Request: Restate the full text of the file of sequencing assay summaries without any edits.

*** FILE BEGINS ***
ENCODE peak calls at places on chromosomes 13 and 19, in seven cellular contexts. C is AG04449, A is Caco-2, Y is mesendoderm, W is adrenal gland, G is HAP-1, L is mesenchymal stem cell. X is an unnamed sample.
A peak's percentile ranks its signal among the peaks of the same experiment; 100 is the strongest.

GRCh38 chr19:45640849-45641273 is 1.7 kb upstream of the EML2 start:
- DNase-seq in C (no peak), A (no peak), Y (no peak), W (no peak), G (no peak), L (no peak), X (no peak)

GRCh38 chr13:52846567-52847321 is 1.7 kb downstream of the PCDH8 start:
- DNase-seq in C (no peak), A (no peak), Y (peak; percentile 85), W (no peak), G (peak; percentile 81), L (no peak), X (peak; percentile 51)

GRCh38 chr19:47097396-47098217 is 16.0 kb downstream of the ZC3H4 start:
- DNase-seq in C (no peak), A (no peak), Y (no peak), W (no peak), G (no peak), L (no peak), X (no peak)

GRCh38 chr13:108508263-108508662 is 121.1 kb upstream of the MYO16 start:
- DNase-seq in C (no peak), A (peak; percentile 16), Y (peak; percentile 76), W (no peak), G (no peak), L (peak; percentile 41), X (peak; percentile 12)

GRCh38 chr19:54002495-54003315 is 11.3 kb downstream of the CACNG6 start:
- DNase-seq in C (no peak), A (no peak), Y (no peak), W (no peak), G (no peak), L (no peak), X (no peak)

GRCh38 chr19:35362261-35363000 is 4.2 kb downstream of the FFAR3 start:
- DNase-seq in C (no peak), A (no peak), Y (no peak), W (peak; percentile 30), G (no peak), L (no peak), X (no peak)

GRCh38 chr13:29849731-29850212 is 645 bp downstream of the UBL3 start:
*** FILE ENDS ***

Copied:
ENCODE peak calls at places on chromosomes 13 and 19, in seven cellular contexts. C is AG04449, A is Caco-2, Y is mesendoderm, W is adrenal gland, G is HAP-1, L is mesenchymal stem cell. X is an unnamed sample.
A peak's percentile ranks its signal among the peaks of the same experiment; 100 is the strongest.

GRCh38 chr19:45640849-45641273 is 1.7 kb upstream of the EML2 start:
- DNase-seq in C (no peak), A (no peak), Y (no peak), W (no peak), G (no peak), L (no peak), X (no peak)

GRCh38 chr13:52846567-52847321 is 1.7 kb downstream of the PCDH8 start:
- DNase-seq in C (no peak), A (no peak), Y (peak; percentile 85), W (no peak), G (peak; percentile 81), L (no peak), X (peak; percentile 51)

GRCh38 chr19:47097396-47098217 is 16.0 kb downstream of the ZC3H4 start:
- DNase-seq in C (no peak), A (no peak), Y (no peak), W (no peak), G (no peak), L (no peak), X (no peak)

GRCh38 chr13:108508263-108508662 is 121.1 kb upstream of the MYO16 start:
- DNase-seq in C (no peak), A (peak; percentile 16), Y (peak; percentile 76), W (no peak), G (no peak), L (peak; percentile 41), X (peak; percentile 12)

GRCh38 chr19:54002495-54003315 is 11.3 kb downstream of the CACNG6 start:
- DNase-seq in C (no peak), A (no peak), Y (no peak), W (no peak), G (no peak), L (no peak), X (no peak)

GRCh38 chr19:35362261-35363000 is 4.2 kb downstream of the FFAR3 start:
- DNase-seq in C (no peak), A (no peak), Y (no peak), W (peak; percentile 30), G (no peak), L (no peak), X (no peak)

GRCh38 chr13:29849731-29850212 is 645 bp downstream of the UBL3 start: